Similarly, the psychoanalytic literature refers to the relationship between client and therapist in terms of transference and counter transference, where the individual perceives the other through the lens of others who have been important to them in the past, hence the relationship is the vehicle through which therapy is conducted (Marmarosh, 2012). Moreover, from a psychodynamic and person-centred therapy perspective, the working alliance, whilst important, is viewed as only one aspect of the relationship (Baldwin, Wampold & Imel 2007).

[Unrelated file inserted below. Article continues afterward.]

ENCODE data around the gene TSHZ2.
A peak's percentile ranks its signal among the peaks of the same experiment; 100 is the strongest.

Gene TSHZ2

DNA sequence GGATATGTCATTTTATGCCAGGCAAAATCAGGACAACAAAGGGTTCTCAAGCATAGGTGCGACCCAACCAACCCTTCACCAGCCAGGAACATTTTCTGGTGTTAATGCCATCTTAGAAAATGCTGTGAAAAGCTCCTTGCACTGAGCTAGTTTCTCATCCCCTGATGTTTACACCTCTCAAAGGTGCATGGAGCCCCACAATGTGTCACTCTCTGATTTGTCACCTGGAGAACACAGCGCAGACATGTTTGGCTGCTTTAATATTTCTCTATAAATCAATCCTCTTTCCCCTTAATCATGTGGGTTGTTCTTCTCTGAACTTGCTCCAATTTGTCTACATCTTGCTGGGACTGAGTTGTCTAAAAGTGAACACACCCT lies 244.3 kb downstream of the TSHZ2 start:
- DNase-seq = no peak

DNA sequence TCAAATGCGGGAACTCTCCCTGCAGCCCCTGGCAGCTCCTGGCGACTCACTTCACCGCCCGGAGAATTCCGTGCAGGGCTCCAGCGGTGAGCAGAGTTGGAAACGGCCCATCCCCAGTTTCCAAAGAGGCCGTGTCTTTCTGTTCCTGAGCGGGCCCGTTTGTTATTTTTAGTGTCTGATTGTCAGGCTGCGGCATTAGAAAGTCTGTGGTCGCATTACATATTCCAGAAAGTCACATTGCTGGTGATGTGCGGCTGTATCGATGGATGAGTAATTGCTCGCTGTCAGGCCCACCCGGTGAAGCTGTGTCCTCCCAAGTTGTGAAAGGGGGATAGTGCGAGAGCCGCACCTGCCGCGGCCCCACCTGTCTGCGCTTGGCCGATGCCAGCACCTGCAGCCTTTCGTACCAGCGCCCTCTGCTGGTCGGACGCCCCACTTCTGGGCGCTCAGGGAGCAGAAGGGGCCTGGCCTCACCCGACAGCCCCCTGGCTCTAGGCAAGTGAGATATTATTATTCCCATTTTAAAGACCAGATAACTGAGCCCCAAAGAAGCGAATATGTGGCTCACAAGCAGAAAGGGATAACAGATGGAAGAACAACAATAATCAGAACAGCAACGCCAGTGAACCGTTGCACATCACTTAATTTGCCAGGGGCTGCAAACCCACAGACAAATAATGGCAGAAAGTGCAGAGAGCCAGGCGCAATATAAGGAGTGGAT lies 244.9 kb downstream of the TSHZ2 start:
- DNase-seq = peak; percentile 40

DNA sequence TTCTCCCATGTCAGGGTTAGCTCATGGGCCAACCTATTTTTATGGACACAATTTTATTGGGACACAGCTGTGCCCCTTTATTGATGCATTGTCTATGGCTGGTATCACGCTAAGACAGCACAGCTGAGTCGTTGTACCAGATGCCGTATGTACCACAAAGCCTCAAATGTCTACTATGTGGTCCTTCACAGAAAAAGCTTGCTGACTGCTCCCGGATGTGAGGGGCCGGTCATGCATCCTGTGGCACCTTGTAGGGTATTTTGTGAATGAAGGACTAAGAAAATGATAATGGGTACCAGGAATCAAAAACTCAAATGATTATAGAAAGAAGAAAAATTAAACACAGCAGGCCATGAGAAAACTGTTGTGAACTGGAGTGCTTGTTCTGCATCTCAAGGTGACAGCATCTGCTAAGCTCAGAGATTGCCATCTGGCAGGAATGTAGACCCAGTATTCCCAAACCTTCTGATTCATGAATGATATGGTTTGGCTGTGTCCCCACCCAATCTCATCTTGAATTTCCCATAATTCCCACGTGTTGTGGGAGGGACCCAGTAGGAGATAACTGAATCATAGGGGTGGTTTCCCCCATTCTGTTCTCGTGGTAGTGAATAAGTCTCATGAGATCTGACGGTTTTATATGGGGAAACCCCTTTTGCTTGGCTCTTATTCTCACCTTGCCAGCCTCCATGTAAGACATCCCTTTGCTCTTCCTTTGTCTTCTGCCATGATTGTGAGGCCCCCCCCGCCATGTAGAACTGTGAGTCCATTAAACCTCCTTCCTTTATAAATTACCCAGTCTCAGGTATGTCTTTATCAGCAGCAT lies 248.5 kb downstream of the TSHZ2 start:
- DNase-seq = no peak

Regardless of whether it is a curative factor in itself, or it provides the environment that supports techniques, these unitary models all emphasise the importance of the relational variable in treatment (Safran & Muran, 2006). Moreover, the therapeutic relationship involves a purposeful and conscious facet that includes caring, mutual respect and trust, as well as an inclusion of affective connectiveness between client and therapist (Horvath & Bedi, 2002). Therefore, qualitatively these approaches have different concepts but these traditionally rival approaches are not in fact as diverse as once thought; rather they have many common themes that are described differently (Grencavage & Norcross, 1990). Additionally, the famous Dodo bird verdict, often quoted in psychotherapeutic comparative studies (Luborsky, Singer & Luborsky, 1976), asserts that despite technical diversity and different theoretical backgrounds, diverse therapeutic approaches are equivalent in their effectiveness, with no single therapeutic orientation shown to be superior over the other as they all have a curative effect to their credit (Wampold, 2001). Moreover, researchers have found that no single explanation exists for successful therapeutic outcome because clients change in different ways (Cooper, 2010); hence it is important as a therapist to be open to multiple models, rather than identifying with a single theory that tries to account for it all. According to Asay and Lambert (1999), the type of therapeutic relationship that is formed determines to a large extent how the therapy proceeds. For instance, the client’s social competencies and attachment style may affect their ability to foster a strong therapeutic relationship (Mallinckrodt, 2000). However, studies found that clients with more attachment difficulties early on in life benefitted more from transference work than those who did not have attachment difficulties (Hersoug, Ulberg & Høglend, 2014). Importantly, individuals who do well in therapy would for the most part attribute their success to the relationship with their therapist (Horvath & Symonds, 1991; Martin et al., 2000).